Of course, you may not be building the perfect hi-fi system from scratch. Perhaps you already have one or more elements?

We often make the point that you shouldn’t dismiss a product simply because it doesn't have a What Hi-Fi? five-star rating – four-star kit is good too, and may be even better for you and your system than five-star kit. This is a particularly pertinent point if you are looking to add to something you already own. Certain products may not be flawless all-rounders, but they could well have the blend of talents you’re looking for.

So often in life, it’s the little things that can have the biggest influence, and that’s the case with system building.

Budget for any extras

How to build the perfect hi-fi system: budget for any extras

Set aside funds for quality audio cables, speaker cables, an AV or hi-fi rack and, if necessary if you're buying standmount speakers, speaker stands. Scrimp here and you simply won’t get your money’s worth out of your system. The golden rule, as always, is: never buy anything without having heard it first.

A good support lets your kit perform optimally. Turntables in particular are sensitive and respond well to a rigid, low-resonance platform, so steer clear of those wobbly floorboards or uneven bits of carpet.

Cabling is one of the most critical elements of a system and something you should spend around 10 per cent of your system total on, as a rough guide.

If you can use a dedicated mains outlet too, that would be ideal. And avoid placing mains cables and signal cables too close to each other, as performance can suffer.

The best systems you can buy in 2023

So there you have it: a few tips and tricks to building the perfect hi-fi system, with links to more in-depth articles if you require them. To help you on your way and provide a few sparks of inspiration, we have put together a number of systems over the years that we know work together. We have listened to them together in our dedicated What Hi-Fi? test rooms.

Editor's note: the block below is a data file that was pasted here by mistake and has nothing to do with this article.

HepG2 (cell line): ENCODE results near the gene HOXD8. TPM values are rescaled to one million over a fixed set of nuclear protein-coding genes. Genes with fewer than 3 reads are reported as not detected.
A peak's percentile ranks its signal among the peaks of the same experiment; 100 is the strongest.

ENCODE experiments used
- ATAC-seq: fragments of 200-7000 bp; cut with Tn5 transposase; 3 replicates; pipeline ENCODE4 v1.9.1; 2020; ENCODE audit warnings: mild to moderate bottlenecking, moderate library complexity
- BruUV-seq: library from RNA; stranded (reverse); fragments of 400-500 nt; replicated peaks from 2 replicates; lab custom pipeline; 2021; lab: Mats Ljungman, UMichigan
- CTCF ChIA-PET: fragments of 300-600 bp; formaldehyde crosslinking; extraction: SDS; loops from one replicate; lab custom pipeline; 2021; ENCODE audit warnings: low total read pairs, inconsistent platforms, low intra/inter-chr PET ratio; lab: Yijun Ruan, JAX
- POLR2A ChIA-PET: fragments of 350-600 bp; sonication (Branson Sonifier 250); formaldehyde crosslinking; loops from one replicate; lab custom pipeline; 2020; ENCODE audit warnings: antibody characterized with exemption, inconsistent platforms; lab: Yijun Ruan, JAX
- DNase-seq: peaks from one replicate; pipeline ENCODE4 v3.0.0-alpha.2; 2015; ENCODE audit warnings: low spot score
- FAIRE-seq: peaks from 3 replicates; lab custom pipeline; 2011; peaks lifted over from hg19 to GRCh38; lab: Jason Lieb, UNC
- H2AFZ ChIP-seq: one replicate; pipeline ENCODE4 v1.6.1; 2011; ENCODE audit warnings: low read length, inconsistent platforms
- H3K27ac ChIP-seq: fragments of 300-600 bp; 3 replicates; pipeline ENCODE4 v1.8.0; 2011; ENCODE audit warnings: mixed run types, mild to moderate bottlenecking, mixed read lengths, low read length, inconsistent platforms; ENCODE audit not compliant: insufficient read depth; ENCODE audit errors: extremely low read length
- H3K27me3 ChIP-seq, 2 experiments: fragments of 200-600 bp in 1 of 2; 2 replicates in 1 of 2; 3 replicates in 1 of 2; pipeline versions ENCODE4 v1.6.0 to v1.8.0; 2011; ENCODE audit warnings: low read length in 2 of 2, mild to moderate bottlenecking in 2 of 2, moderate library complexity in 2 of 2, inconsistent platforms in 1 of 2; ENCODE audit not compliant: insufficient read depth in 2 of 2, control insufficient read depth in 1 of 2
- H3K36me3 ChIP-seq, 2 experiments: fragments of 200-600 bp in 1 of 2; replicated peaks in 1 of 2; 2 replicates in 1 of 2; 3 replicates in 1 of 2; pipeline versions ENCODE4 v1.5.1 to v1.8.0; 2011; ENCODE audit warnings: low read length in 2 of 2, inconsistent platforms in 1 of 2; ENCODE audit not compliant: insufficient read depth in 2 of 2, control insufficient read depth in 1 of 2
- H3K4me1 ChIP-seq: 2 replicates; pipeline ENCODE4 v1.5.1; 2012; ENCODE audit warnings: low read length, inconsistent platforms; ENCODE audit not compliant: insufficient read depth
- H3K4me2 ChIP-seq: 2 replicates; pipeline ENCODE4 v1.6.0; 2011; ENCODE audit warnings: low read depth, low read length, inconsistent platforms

We have covered various bases here: using different sources and system components, setting various budgets, selecting the best products of their time, and reflecting changing listening habits – along with some helpful alternatives.

Have a look to see what tickles your fancy, and start brainstorming your dream hi-fi system. Alternatively, you can build your own system and do your own compatibility research – and what better place to start than with the What Hi-Fi? Best Buy buying guides, which list the best products you can buy in each category, all tried and tested by yours truly? As a handy shortcut, here are our best hi-fi speakers, best turntables best music streamers, best CD players and best stereo amplifiers lists.

Hi-fi system: Naim / Vertere / ProAc / Electrocompaniet

(Image credit: Future)

Five-star streaming hi-fi system (mid-range)
A five-star network streamer, amplifier and standmount speakers, featuring Award-winning kit from Bowers & Wilkins and Cambridge Audio. This three-way combination shows just how impressive a mid-range streaming hi-fi system can be.

Great (British) system for vinyl and streaming (budget)